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Google apologised to govt on Gemini’s results on PM Modi


NEW DELHI: Unable to offer any explanations for the unsubstantiated comments on

PM Modi

made by its AI platform Gemini, American tech giant Google said a ‘sorry’ to the govt and called the platform ‘unreliable’, minister of state for IT & Electronics

Rajeev Chandrasekhar

has told TOI.
“We had sent them a notice, seeking an explanation on the unsubstantiated results thrown up by Gemini regarding a particular query on PM Modi. They replied and said, “Sorry, the platform is unreliable,” the minister said as the govt announced that

AI platforms

will now need a ‘permit’ from the state to operate in the country. “That is not a defence you can take,” the minister said on the Google response, as he criticised a section of AI platforms that have been offering ‘consumer solutions’ even when they are in a trial phase.
The minister said that India cannot be used a test ground by AI platforms, especially when they are increasingly facing flak across the world for giving out unsubstantiated, biased, misinformed or unverified results to users. “The AI data is coming out straight from the lab on to the public internet, without any testing, and without any guardrails. And then, when they are caught flat-footed, they say sorry, it is unreliable.”
Giving an example of Google’s Gemini, he said, “Google Gemini is a classic example. They have gone from the lab to the public internet without fear of any consequences of violating the law. And when they are caught out on that, they say sorry, the information is unreliable.”

The minister made clear that the Indian government will not allow under-developed platforms to launch full-fledged services, especially when they do not make proper disclosures to users that the information they throw up can be misleading, false, unlawful.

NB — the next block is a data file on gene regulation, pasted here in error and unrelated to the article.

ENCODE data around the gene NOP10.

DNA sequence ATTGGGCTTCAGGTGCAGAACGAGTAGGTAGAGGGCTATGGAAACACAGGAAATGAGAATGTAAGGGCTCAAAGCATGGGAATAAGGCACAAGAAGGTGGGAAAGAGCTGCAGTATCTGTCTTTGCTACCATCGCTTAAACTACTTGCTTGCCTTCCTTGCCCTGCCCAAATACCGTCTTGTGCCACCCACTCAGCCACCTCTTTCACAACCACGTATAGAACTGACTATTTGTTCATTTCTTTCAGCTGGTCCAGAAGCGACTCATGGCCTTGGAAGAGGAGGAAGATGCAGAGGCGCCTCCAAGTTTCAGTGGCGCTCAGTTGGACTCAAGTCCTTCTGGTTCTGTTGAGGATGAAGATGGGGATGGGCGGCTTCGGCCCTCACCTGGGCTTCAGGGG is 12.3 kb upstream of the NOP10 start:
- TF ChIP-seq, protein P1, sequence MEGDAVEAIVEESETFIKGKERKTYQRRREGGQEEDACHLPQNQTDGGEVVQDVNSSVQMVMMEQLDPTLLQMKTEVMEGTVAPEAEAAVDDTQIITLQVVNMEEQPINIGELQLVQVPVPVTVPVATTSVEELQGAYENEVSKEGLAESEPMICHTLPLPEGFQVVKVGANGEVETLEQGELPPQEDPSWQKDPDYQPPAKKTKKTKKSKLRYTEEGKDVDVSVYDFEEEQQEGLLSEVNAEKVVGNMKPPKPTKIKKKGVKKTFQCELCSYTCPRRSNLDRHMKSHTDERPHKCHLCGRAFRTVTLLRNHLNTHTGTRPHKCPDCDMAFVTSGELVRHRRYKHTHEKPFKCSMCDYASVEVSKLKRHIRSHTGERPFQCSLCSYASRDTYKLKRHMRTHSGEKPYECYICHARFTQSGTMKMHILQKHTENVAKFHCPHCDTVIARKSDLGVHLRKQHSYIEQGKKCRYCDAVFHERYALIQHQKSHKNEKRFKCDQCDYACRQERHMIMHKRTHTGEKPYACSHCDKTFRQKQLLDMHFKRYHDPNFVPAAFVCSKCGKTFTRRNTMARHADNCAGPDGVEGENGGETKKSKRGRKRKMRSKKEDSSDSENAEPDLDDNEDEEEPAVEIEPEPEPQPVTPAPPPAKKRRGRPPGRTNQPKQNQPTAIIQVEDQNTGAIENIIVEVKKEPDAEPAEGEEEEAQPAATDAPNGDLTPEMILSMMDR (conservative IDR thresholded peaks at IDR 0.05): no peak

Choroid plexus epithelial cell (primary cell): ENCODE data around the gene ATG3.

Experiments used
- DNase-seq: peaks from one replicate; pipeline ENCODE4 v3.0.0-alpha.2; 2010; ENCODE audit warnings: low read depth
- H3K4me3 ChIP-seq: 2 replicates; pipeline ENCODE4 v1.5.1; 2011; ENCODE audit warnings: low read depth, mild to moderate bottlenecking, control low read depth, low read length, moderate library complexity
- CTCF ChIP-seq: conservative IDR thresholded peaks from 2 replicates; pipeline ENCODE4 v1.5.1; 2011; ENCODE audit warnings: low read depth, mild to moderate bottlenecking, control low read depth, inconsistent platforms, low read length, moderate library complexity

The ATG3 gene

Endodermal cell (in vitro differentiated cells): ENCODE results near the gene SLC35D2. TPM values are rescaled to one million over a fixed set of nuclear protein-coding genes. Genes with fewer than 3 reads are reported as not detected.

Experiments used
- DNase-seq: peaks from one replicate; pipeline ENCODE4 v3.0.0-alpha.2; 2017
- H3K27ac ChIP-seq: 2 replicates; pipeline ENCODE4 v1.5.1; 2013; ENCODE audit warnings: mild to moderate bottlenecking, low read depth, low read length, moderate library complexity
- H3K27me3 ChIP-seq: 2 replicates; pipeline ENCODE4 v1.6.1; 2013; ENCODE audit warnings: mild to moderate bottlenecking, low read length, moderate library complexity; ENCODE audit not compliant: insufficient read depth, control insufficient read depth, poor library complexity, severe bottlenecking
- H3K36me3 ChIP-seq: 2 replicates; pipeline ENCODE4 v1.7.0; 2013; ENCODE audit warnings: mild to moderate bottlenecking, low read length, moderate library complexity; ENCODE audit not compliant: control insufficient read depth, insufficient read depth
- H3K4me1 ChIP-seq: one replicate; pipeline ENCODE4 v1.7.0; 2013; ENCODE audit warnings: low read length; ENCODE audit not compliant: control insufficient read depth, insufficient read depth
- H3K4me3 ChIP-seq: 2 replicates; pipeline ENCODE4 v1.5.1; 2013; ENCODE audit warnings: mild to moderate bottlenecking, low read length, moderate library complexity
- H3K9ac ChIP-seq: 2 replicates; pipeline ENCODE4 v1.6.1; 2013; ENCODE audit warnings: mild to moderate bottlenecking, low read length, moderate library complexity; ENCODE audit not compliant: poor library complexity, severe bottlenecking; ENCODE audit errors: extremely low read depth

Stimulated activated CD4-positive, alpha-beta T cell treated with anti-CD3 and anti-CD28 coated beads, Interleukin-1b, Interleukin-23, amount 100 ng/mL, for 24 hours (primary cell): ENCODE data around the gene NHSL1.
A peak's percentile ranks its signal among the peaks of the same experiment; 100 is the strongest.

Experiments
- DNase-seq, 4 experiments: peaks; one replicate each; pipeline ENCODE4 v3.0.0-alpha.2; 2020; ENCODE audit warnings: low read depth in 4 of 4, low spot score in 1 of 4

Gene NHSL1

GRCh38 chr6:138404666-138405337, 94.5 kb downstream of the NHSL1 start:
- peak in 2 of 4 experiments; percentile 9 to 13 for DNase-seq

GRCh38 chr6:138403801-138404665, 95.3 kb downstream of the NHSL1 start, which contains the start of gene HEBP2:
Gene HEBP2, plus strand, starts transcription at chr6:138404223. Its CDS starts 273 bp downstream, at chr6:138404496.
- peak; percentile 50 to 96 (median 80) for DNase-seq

“We have said that the Indian internet is not your lab. If you are moving from the lab and it is still under testing and it is unreliable, you have to put out a disclaimer on the platform saying that this is under testing. Also, you have to explicitly inform the user of your platform — in the consent form and through the terms of use — that this is an error-prone platform and this could produce unlawful content… that this is an undertrial platform and may output things that are unlawful and are incorrect.”

The minister said that AI platforms can’t use India as an extension of their lab. “You cannot consider Indian internet and Indian consumers as an extension of your R&D. You have to respect the Indian consumers, and our digital nagriks. You have to make it very clear to the Indian digital nagriks that your platform may be error prone, may be unreliable, may hallucinate. Therefore, tell them in advance that they are dealing with the platform with full awareness and knowledge.”
The minister said AI platforms can be prosecuted under Indian IT and criminal laws for violations and wrong information. “We have the criminal law, and Indian IT Act and IT Rules. These state very clearly that there are 12 types of unlawful content you cannot create. Now if you go ahead and generate unlawful content violative of either the IT Act and rules or the criminal law, you cannot take a defence saying that I’m unreliable. You will be prosecuted.”
The minister said that Gemini’s unverified and unsubstantiated results have been “reckless, irresponsible and certainly disrespecting” for Indian consumers. “They are taking the Indian digital nagriks for granted, which we will put a stop to.”
The govt had on Saturday issued an advisory for AI-led startups which spoke about the need to label any unverified information as potentially false and error prone. The fresh notice came almost two-and-a-half months after the govt had issued an advisory on the matter of deepfakes after there were several incidents of synthetically-made content flowing into social media and internet channels.

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